Controversy around Yiddish album featuring La Isla Bonita cover
Album by Bnei Brak rappers featuring Yiddish versions to pop songs by Madonna, 50 Cent prompts boycott by rabbis, despite enormous popularity
Two haredi musicians from Bnei Brak recorded a Yiddish cover album giving international hits a strictly-Orthodox twist by using lyrics that bear a religious meaning.
The album, titled Rap in Yiddish, was recorded in the United States and quickly became a smash hit among the community.
Covers of Madonna’s “La Isla Bonita” and 50 Cent’s “In da Club” can be found on the album. The Bnei Brak boys did not leave out Israeli creation and the piece “Tnu lo chance” (give him a chance) by the local trio Ma Kashur can also be found in a more religious version.
The success the album has achieved overseas has not yet hit Israel. One of the reasons for this is the rabbis’ strong opposition of the use of tunes that are unacceptable in the haredi world.
On a front-page ad published in the haredi newspaper Hamodia over the weekend, rabbis spoke out against the album and praised distributors who had agreed not to sell the record in the Holy Land.
“It has been brought to our attention that a CD has been produced in the United States that is slowly penetrating the Holy Land by CD burning and other methods,” the announcement said. “Since the disc contains melodies that are very foreign to us, and that should not be allowed to enter our realm, under Yiddish and Hasidic cover, we have contacted our Yeshiva students and informed them that according to our holy Torah, they are forbidden to market this disc and must put an end to its distribution immediately.”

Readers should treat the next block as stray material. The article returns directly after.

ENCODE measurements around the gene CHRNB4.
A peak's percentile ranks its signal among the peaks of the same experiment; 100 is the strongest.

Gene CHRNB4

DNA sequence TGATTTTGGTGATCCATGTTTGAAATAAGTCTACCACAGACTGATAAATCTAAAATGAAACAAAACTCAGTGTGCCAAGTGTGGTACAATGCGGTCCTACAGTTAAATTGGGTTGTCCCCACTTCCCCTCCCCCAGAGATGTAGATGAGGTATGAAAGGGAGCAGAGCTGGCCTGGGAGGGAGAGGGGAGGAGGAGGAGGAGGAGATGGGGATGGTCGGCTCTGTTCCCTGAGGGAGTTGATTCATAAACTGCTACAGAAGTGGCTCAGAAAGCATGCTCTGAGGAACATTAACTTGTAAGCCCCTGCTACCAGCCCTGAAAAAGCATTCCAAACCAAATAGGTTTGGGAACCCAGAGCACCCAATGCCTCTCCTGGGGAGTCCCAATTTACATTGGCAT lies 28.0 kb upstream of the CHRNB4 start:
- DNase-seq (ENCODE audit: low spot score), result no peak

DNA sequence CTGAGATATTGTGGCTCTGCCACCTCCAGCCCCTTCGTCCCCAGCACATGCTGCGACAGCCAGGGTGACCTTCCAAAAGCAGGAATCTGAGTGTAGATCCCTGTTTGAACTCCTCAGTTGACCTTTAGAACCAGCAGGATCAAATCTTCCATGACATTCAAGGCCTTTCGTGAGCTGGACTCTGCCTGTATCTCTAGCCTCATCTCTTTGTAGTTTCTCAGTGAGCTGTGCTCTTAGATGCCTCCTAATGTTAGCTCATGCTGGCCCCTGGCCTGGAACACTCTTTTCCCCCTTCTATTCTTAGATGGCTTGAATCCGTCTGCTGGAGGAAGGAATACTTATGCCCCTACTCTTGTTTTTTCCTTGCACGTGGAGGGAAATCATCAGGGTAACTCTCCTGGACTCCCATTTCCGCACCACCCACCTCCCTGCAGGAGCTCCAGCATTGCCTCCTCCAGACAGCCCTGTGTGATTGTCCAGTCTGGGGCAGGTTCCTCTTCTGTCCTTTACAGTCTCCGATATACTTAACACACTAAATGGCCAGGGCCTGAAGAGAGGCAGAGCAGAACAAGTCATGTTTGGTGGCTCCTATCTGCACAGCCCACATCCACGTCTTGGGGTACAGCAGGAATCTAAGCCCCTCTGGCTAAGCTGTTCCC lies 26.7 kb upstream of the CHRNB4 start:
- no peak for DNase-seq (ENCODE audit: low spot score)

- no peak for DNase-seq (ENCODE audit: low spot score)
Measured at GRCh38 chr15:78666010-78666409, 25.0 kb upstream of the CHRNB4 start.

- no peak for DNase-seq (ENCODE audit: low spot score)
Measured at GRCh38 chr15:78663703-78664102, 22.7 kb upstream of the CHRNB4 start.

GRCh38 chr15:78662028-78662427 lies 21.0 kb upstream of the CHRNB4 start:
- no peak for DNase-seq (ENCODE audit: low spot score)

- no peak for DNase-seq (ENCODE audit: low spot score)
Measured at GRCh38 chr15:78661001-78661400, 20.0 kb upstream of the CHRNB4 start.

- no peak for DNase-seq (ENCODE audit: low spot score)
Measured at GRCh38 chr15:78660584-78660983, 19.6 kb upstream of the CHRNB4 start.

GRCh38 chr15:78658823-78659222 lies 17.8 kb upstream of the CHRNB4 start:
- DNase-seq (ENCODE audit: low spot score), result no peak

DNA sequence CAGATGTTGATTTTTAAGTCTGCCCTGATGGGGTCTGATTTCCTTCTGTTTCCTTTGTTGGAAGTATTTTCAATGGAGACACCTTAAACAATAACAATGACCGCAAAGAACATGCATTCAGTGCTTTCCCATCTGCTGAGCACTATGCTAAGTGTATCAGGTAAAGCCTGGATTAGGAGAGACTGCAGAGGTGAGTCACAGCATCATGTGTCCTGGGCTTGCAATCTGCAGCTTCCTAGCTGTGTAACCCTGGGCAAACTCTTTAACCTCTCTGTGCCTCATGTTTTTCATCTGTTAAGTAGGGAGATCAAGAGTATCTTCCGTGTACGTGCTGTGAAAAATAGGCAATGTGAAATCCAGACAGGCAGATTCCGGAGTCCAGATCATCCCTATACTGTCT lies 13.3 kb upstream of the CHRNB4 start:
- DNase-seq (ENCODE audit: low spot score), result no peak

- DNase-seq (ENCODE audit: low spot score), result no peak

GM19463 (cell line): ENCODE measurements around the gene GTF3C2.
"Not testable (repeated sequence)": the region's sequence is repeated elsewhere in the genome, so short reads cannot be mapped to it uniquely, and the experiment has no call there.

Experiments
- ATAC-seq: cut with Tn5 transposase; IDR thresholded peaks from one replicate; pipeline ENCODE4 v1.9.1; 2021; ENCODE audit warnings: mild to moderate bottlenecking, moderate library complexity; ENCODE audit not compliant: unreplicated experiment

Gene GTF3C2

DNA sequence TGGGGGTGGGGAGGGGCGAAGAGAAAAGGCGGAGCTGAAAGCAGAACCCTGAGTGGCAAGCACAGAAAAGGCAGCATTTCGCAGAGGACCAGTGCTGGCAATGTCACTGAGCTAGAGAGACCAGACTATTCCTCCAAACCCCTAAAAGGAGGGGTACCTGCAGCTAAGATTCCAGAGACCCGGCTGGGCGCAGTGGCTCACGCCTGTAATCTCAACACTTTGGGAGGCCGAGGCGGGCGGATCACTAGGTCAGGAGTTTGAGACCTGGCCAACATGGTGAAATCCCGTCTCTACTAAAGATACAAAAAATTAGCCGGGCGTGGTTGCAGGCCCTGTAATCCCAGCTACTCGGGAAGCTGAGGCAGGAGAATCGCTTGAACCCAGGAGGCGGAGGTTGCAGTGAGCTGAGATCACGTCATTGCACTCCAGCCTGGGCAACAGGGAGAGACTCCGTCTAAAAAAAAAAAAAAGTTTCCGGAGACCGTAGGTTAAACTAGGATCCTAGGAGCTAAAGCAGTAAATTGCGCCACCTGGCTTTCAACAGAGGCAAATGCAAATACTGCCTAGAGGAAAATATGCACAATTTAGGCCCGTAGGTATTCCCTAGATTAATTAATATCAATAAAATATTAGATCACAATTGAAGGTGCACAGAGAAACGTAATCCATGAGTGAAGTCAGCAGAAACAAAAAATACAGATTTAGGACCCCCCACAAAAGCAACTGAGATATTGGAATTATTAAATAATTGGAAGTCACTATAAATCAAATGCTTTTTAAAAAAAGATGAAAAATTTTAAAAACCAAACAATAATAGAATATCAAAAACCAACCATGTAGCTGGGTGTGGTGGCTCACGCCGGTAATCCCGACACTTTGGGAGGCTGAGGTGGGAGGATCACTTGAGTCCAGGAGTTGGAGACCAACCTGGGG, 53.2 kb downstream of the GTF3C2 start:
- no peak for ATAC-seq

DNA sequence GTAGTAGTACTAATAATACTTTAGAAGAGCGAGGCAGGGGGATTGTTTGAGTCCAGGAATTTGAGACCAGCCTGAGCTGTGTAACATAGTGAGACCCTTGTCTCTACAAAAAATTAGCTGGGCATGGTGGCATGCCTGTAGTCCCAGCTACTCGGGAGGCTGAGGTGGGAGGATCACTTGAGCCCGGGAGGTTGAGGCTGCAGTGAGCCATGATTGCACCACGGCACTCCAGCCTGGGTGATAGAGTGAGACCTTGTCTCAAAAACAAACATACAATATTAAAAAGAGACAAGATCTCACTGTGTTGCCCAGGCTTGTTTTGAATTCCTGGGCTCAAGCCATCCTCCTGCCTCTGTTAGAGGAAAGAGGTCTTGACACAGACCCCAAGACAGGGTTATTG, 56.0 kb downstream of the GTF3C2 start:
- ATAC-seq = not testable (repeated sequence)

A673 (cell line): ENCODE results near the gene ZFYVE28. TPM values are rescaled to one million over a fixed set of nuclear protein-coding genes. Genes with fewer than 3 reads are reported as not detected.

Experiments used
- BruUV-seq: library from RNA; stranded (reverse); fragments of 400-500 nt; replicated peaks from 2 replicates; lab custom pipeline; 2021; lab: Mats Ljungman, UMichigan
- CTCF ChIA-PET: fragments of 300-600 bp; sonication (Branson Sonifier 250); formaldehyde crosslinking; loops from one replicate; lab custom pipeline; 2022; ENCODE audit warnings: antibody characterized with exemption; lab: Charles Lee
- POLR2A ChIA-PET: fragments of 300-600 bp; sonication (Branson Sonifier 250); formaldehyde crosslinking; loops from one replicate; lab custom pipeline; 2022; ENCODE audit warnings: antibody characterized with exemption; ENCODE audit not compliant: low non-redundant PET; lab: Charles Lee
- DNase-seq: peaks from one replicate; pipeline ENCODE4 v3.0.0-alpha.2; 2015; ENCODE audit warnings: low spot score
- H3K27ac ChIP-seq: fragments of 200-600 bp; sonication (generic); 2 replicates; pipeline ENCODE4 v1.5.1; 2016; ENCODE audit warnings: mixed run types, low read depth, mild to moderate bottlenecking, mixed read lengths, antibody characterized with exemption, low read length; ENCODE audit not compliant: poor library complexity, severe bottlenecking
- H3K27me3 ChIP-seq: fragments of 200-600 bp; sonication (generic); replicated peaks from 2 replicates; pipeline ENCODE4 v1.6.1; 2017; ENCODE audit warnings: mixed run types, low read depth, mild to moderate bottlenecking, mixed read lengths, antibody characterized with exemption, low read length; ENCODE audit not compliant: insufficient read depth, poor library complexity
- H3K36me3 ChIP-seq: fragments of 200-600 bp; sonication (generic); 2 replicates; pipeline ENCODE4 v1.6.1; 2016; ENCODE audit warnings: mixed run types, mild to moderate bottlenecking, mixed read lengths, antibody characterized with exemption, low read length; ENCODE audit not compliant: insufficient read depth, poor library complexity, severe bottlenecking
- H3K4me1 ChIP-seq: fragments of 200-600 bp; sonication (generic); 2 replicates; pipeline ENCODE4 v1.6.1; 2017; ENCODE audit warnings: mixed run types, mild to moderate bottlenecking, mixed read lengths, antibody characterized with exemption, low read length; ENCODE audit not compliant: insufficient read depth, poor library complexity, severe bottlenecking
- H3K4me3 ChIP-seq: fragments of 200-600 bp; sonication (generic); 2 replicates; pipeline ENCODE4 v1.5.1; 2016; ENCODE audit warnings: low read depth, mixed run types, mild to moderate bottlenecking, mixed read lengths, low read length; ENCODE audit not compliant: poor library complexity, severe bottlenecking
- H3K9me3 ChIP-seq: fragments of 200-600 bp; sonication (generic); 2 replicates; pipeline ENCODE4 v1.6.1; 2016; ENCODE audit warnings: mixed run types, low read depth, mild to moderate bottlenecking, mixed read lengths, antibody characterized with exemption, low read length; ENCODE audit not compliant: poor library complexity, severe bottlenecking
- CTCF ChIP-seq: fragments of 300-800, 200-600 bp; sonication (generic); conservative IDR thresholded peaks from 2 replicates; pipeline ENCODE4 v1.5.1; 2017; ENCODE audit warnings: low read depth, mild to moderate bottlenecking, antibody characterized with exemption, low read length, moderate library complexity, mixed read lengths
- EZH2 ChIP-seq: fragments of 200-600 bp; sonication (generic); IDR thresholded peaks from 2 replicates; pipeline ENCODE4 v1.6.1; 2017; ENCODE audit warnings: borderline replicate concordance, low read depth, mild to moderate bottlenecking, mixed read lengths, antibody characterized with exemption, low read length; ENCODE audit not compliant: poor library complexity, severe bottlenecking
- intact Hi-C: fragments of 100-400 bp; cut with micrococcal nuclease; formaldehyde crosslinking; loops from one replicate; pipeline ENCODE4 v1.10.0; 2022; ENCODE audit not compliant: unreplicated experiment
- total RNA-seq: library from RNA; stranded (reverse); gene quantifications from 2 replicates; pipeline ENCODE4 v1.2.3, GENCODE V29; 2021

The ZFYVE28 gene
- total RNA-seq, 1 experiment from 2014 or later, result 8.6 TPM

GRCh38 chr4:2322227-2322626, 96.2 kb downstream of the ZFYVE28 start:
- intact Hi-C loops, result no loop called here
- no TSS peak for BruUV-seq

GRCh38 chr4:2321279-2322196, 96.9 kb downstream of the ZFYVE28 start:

“To their credit it should be stated that despite their great investments, they have taken the Torah upon themselves and have committed to us to accept the above and in the glory of God they will be blessed and overjoyed in the happiness of Israel for the purity of what is holy and will experience happiness, peace and success.”
It appears, however, that the local haredi music industry refuses to give up the treasure very easily. Haim Hazin of Hindik Productions has already bought the master demo of the new album and hopes to begin distributing it in Israel soon.
Last Thursday, the rabbis that have signed the petition against the duo convened for an urgent discussion on whether to permit the selling of the album. One of the proposals was to brand the albums with a sticker, “Not for sale to haredim.”
According to Hazin, “The CD’s distribution is currently in negotiations. The rabbis suggested that we remove several songs from the album, but we refused. Of course we have no interest in violating the rabbis’ rulings, and we will try to meet them half way.”
Hazing said that several large music companies have already approached him with an offer for exclusive marketing. “The orders in stores have already reached nearly 10,000, and many teens have obtained the album in MP3 format. The rabbis’ idea to ban people from listening to the CD is a decree the public cannot withstand,” he stated.